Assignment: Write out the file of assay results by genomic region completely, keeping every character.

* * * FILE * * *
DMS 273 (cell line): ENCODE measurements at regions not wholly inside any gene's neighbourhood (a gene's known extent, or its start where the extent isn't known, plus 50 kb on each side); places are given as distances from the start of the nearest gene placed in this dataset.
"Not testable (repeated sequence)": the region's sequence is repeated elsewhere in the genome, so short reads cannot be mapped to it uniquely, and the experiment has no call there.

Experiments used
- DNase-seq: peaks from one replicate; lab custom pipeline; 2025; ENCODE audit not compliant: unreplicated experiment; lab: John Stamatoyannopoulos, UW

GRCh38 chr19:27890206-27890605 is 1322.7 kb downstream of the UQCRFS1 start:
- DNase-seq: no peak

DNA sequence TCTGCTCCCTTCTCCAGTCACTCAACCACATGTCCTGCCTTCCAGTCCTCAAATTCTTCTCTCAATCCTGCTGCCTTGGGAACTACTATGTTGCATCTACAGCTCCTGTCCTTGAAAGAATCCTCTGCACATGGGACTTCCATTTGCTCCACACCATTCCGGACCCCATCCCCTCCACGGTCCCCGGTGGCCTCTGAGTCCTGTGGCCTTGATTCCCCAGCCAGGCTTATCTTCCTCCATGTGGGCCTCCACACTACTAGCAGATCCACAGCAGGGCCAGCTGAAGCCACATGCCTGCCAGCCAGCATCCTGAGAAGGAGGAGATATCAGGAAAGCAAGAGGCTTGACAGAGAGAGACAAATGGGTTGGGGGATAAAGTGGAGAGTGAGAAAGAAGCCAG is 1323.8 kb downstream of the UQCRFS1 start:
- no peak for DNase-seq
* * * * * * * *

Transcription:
DMS 273 (cell line): ENCODE measurements at regions not wholly inside any gene's neighbourhood (a gene's known extent, or its start where the extent isn't known, plus 50 kb on each side); places are given as distances from the start of the nearest gene placed in this dataset.
"Not testable (repeated sequence)": the region's sequence is repeated elsewhere in the genome, so short reads cannot be mapped to it uniquely, and the experiment has no call there.

Experiments used
- DNase-seq: peaks from one replicate; lab custom pipeline; 2025; ENCODE audit not compliant: unreplicated experiment; lab: John Stamatoyannopoulos, UW

GRCh38 chr19:27890206-27890605 is 1322.7 kb downstream of the UQCRFS1 start:
- DNase-seq: no peak

DNA sequence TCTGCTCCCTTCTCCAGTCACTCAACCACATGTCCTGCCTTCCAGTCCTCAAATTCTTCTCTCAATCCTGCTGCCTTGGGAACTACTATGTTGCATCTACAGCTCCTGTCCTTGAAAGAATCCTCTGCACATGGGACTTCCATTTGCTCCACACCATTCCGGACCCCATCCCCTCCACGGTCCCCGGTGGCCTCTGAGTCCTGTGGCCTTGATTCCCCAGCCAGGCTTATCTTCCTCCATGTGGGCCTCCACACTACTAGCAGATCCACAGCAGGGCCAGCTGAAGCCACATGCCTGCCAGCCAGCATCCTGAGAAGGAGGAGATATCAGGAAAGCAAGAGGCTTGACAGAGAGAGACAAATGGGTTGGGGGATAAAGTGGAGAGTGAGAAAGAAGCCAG is 1323.8 kb downstream of the UQCRFS1 start:
- no peak for DNase-seq